No effort has
been spared to include rare war era photographs and color photos of rare artifacts. Engagingly written by William C. Davis,
the author of more than thirty books on the American Civil War. Award winning author and historian James M. McPherson states:
"The most readable, authoritative, and beautifully designed illustrated history
of the American Civil War."
Gone with the Wind (Four-Disc Collector's Edition)
1939 (1941) Description: First off, if you're a GWTW fanatic, you must buy this four-disc collection. But then again, you
probably don't need to read this to make that decision. For the rest of us, know that the kitchen-sink approach has been established
here with two full discs of extras. Continued below…
The film's restoration under Warner's
brilliant Ultra-Resolution process is the major contribution to the set. However, the bare-bones version released years ago
isn't bad and the film still doesn't pop off the screen as do films from the headier days of Technicolor (like the earlier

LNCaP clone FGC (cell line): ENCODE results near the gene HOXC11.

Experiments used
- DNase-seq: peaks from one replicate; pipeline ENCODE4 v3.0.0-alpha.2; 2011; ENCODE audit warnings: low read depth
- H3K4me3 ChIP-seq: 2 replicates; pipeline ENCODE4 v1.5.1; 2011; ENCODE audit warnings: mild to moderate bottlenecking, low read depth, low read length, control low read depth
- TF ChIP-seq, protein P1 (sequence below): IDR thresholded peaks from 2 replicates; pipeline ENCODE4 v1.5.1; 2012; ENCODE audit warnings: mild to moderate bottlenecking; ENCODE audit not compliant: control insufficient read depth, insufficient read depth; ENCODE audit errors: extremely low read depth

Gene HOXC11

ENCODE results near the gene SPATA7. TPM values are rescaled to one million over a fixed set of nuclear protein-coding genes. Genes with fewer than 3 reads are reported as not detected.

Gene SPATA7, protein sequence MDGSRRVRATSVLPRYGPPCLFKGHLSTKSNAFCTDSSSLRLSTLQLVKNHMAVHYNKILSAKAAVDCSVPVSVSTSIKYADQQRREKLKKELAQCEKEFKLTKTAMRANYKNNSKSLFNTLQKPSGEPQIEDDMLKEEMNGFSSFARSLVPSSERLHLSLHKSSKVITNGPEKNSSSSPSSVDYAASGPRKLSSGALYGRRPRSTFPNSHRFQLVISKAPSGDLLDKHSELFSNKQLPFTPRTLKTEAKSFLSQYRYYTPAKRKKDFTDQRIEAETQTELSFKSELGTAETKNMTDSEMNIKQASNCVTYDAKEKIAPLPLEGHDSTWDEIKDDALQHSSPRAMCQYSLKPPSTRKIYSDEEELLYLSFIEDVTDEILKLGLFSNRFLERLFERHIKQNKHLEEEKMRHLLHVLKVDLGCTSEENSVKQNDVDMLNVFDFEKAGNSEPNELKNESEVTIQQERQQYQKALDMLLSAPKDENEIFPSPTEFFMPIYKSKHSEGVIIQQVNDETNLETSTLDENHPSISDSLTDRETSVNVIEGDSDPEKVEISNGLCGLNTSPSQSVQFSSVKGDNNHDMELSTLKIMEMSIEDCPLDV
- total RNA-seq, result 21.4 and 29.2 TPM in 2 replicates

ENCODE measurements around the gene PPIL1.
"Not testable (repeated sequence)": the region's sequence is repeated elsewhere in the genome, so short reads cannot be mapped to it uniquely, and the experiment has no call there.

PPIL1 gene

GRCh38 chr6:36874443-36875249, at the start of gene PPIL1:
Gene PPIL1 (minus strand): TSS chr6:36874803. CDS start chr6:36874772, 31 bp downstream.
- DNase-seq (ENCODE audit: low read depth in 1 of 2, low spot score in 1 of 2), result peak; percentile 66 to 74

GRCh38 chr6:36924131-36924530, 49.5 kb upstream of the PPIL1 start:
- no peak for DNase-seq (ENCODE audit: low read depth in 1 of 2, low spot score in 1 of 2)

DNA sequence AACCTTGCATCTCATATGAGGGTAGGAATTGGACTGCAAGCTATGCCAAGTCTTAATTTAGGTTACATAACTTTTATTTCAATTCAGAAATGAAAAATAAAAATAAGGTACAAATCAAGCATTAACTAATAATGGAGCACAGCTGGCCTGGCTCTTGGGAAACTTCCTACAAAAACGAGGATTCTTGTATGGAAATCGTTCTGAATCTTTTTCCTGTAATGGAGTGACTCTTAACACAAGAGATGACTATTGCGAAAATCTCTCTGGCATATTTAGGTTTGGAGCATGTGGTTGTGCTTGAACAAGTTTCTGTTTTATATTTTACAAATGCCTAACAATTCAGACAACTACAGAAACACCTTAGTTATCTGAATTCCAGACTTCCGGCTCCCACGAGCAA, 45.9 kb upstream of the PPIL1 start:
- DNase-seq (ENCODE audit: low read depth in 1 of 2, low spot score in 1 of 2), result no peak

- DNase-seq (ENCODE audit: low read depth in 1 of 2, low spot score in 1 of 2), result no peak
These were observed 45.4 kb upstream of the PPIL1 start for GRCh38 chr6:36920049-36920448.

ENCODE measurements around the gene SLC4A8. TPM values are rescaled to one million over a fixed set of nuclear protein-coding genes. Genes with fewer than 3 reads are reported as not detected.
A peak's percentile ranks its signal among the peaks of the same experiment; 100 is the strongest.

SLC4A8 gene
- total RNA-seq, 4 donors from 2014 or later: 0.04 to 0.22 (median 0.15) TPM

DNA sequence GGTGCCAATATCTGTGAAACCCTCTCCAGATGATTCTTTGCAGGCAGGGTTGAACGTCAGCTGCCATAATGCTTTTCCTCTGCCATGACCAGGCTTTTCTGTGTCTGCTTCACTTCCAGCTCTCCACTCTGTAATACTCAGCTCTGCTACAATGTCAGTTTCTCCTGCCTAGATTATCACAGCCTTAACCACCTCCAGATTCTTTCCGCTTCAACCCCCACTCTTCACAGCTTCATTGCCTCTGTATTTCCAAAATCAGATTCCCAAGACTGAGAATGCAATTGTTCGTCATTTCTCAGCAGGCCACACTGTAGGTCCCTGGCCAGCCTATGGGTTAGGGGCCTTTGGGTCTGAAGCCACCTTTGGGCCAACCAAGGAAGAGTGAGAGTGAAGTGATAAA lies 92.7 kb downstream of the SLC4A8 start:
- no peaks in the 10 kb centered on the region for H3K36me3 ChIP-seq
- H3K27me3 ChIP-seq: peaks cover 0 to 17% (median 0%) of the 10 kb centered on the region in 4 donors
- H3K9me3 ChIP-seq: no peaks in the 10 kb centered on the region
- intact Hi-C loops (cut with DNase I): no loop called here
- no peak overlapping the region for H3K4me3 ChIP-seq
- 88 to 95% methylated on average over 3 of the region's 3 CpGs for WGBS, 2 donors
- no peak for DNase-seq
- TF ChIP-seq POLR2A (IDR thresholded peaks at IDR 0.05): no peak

Ultra-Resolution DVD release of Meet Me in St. Louis). That said, the set is worthy of the most popular movie ever made. Rudy
Behlmer's feature-length commentary is dry but an exhaustive reference guide to the entire history of the film. Need more?
There's the excellent full-length documentary The Making of a Legend (1989) narrated by Christopher Plummer, plus two hour-long
older biographies on the two main stars. There are many new vignettes on the rest of the cast, all narrated by Plummer (a
nice touch to tie everything together). The new 30-minute interview/reminisce with Oliva de Havilland will be interesting
to older fans, but tiresome for the younger set. The usual sort of trailers and premiere footage is here along with a curious
short ("The Old South," directed by Fred Zinnemann) that was produced to help introduce the world to the history of the South.